by Barry B. Burtis D.V.M.
My cat is sneezing. What is the matter? Is it serious? What should be done to make it better? Will my other cat catch it? It is a frequent litany of concerns discussed between cat owners and their veterinarian. Here are some things to keep in mind if your cat develops the problem.
Upper respiratory infections (URI) are quite common in cats. Serious disease or death due to common URI, fortunately, is very rare. However, these infections are not trivial. In group settings and when young or unvaccinated cats congregate, URI can spread easily and affect large numbers of the population. In animal shelters, especially, these infections can result in increased health care costs and decrease the ability to place animals in homes. It is also possible that acute URI can predispose to later development of chronic nasal sinus problems, a problem in cats which is difficult to manage and usually impossible to cure. Also, more virulent strains of the common viruses that usually cause URI, occasionally result in more serious disease.
Multiple factors play a part in causing URI in cats. There are different risk factors in individual cats that will influence the chances of them developing the problem and there are many different disease agents that can cause these infections. Sometimes these agents act alone, sometimes they act in combination with others, to cause a problem. Viruses are the most common causative organisms but often secondary bacterial infection may follow the primary viral URI. Feline calicivirus and feline herpesvirus (aka feline rhinotracheitis virus) are the viruses usually involved.
Regardless of what organisms is the cause of the problem, the clinical signs in an infected cat are similar. Sneezing, discharge from the nose and/or the eyes and loss of appetite are the most commonly reported symptoms. However, coughing is sometimes a problem and calicivirus can cause ulcers in the mouth and throat. Cats with URI will often develop a fever that will make become very lethargic, quiet and withdrawn.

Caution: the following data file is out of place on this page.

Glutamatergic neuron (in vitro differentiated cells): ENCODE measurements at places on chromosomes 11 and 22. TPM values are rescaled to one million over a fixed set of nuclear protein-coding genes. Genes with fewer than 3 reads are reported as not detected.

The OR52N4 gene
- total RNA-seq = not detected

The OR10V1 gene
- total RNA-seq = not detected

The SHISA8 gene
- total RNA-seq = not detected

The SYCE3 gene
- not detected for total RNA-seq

In most cases, cats with URI will recover without specific treatment. Good nursing care is probably most important in assisting recovery. This is usually best provided in a home situation, rather than in hospital, both to minimize exposure of other cats to a contagious infection and to minimize stress and likelihood of secondary infection in the affected cat. Loss of appetite can sometimes be overcome by simple measures such as feeding foods with strong odours, such as fish-based cat food or by warming the food. Although ineffective against the most common causes of URI - viral infections - antibiotics are often used to treat bacterial secondary infection. L-lysine is an anti-viral nutriceutical that may be helpful with herpes virus infections in cats. Other topical anti-viral drugs are used if corneal ulcers develop with herpes virus, one of the more serious complications of the infection, occasionally encountered.
Prevention of feline URI is dependent on both management practices to minimize exposure to individuals with the infection and vaccination. In catteries and shelters, minimization of crowding and stress, cleanliness and routine disinfection are all crucial when cats are housed together. Vaccinations are available against most of the common causative organisms of URI. For individual pet cats, recommendations from the 2006 American Association of Feline Practitioners Vaccine Advisory Panel suggest that vaccination against feline calicivirus and feline herpesvirus should be considered core vaccines, that is vaccines that all cats receive. However, it is important to understand that vaccination does not prevent infection but rather is important to minimize disease severity in our pet cats.
If you have more questions about respiratory disease and your cat, ask your veterinarian.